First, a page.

Cincinnati Bengals Breakdown

The Bengals are a very pass-happy team with three talented receivers. Unlike the Rams, they tend to be situation neutral in their pass rate and should be chucking regardless of game script. On top of it, they are reasonably likely to be playing from behind based on the spread. This will make Joe Burrow one of the better options on the slate. He should be close to, if not over 50% owned. On that note, there is some merit to fading in tournaments. It is just highly likely that he may be optimal even in a game that favors the Rams. He will throw, and he has a solid cast of capable targets.

Joe Mixon is pretty close to a true workhorse back in the running game. Yet, he lost some work in the passing game to Samaje Perine. The Rams run defense has been among the best in the league, and we know the Bengals are a pass-first team. If going for an optimal approach, I would be hesitant to roster Mixon at close to $10,000 on this slate. Particularly considering that ownership may be reasonably high despite his less-than-ideal matchup since his workload is pretty cemented. I would be much more prone to roster him if I expect the Bengals to play from ahead. If you think the Rams take the lead, you could definitely consider Samaje Perine as a low-owned, cheap punt play.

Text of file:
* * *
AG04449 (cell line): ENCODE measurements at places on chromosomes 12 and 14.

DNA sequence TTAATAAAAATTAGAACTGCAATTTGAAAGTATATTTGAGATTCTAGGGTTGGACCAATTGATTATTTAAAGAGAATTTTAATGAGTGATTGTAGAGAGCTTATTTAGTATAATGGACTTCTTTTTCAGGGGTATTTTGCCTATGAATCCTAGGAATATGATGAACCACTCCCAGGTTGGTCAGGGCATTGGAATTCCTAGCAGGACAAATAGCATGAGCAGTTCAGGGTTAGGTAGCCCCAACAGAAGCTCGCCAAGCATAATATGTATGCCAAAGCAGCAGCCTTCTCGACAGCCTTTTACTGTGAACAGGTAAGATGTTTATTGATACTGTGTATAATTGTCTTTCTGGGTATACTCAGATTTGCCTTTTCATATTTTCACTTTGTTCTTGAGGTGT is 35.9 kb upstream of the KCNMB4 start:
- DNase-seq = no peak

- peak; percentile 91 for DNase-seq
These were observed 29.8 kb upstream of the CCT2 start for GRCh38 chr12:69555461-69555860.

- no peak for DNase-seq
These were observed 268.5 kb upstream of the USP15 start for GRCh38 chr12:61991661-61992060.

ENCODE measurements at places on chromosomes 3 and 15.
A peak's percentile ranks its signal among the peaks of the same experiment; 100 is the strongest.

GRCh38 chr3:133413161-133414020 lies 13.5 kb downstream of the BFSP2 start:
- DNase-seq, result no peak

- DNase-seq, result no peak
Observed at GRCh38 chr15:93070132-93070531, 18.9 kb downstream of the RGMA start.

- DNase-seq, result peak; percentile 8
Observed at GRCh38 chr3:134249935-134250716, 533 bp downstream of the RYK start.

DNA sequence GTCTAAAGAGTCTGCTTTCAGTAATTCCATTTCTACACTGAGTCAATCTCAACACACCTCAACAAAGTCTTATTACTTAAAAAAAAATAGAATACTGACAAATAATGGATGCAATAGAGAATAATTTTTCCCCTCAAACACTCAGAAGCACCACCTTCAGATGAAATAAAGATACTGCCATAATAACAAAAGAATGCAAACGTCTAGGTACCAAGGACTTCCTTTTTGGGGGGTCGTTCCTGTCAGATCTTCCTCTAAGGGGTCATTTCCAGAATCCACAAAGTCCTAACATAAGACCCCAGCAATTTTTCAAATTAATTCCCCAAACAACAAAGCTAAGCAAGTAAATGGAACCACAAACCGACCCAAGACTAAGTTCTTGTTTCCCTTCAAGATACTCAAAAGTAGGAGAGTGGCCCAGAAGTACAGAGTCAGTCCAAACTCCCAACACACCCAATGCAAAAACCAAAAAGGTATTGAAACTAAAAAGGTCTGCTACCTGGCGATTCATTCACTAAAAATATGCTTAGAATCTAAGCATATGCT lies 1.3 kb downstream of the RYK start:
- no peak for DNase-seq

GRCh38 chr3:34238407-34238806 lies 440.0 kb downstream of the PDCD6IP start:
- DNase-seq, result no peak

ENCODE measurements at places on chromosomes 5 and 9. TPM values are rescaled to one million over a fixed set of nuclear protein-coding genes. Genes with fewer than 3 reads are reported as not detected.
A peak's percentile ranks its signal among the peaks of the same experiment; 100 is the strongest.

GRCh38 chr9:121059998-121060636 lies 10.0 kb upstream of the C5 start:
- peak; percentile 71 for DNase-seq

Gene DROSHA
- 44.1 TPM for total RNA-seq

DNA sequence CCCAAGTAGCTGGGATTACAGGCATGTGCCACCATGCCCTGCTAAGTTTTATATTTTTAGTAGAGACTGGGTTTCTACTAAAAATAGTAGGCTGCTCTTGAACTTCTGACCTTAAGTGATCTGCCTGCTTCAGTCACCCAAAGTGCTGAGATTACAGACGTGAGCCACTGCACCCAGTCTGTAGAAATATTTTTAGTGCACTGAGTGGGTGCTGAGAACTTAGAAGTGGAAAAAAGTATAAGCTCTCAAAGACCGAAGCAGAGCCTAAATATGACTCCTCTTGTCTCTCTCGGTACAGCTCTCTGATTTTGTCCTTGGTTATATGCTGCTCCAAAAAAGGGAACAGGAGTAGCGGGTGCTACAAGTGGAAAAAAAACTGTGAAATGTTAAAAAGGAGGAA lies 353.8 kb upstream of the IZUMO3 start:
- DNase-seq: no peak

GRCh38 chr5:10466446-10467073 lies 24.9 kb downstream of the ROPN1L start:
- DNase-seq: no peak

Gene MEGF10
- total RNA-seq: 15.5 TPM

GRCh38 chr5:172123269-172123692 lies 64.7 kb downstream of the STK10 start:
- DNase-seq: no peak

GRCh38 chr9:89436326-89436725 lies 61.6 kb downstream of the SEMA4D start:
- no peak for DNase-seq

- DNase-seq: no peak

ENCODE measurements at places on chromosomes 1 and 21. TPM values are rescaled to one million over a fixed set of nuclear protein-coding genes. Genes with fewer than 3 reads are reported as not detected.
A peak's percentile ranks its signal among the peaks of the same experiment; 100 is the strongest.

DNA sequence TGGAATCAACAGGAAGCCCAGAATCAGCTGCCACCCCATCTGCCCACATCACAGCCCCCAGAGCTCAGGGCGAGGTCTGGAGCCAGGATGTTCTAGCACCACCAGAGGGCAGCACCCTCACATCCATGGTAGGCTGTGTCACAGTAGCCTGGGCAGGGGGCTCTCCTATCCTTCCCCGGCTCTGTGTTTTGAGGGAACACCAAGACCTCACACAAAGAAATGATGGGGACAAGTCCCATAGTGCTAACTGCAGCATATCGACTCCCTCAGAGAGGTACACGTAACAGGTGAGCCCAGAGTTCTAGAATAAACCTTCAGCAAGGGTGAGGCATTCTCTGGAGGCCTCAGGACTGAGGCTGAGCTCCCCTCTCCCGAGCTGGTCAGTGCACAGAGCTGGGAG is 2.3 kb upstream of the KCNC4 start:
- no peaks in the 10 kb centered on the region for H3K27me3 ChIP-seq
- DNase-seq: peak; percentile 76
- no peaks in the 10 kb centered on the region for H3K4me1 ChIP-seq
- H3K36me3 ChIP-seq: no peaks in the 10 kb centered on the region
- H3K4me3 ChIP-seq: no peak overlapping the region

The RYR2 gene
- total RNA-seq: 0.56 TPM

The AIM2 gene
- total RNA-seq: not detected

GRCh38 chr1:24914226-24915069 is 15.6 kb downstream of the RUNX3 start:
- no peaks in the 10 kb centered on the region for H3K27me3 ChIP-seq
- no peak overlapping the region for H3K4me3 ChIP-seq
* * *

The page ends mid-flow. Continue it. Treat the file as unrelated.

All three receivers for Cincinnati in Ja’Marr Chase, Tee Higgins, and Tyler Boyd will be popular. Yet, their respective ownerships should be capped a bit due to all three being heavily involved in the passing game. We may see none of them creep too far over 30% ownership. Chase and Higgins are certainly the top options, with Boyd being more of a cost savings-based play. I would expect Higgins to be the most popular since he is priced considerably lower than Chase and seeing similar volume. Yet, much of the field may not realize how close they are to being equal WR1s on this team, and perhaps Chase will be similarly owned. It is essentially a pick your poison situation between these three. There’s nothing wrong with playing two or all three of them (this would be an unusual construction for large-field GPPs), particularly in lineups featuring Joe Burrow. I’d keep an eye on last-minute ownership projections throughout the industry and play accordingly in large field GPPs.